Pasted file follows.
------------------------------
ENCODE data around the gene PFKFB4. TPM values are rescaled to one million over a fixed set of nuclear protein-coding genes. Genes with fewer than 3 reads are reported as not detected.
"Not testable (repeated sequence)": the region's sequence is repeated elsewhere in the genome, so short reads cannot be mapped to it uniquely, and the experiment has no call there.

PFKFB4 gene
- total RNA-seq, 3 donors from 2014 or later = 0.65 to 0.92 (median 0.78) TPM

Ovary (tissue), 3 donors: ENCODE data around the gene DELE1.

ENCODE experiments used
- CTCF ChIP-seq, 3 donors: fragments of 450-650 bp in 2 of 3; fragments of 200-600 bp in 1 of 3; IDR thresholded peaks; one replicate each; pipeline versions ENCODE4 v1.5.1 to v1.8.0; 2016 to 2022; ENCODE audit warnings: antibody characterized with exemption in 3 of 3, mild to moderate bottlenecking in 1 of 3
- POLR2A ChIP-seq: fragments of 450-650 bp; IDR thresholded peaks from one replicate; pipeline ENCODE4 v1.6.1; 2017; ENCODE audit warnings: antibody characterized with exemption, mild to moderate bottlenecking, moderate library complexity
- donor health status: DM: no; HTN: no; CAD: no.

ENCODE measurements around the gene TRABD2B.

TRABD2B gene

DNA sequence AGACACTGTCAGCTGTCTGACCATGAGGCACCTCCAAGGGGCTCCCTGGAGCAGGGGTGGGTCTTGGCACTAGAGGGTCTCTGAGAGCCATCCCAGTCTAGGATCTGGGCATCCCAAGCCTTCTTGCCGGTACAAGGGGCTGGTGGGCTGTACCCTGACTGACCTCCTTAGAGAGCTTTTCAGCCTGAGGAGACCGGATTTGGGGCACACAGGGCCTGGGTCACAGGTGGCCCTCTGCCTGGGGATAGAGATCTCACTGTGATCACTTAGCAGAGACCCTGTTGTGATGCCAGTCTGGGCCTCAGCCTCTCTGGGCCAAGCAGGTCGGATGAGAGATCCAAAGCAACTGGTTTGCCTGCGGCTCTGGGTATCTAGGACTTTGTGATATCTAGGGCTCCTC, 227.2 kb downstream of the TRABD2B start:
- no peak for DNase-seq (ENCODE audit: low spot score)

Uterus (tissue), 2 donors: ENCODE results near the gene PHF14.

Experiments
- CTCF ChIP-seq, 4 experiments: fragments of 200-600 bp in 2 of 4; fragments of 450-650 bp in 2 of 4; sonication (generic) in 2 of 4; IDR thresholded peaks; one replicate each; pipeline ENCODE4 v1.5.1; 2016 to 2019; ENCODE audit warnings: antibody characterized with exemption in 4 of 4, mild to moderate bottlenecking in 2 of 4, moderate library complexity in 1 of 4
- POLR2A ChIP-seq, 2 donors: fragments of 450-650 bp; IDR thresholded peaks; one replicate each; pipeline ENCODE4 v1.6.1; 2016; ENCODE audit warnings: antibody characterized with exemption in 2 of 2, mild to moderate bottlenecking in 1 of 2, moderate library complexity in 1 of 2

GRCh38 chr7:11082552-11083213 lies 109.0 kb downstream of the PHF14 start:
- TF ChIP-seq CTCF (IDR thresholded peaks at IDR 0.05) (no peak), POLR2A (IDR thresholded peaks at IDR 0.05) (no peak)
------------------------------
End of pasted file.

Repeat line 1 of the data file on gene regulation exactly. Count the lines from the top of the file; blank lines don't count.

ENCODE data around the gene PFKFB4. TPM values are rescaled to one million over a fixed set of nuclear protein-coding genes. Genes with fewer than 3 reads are reported as not detected.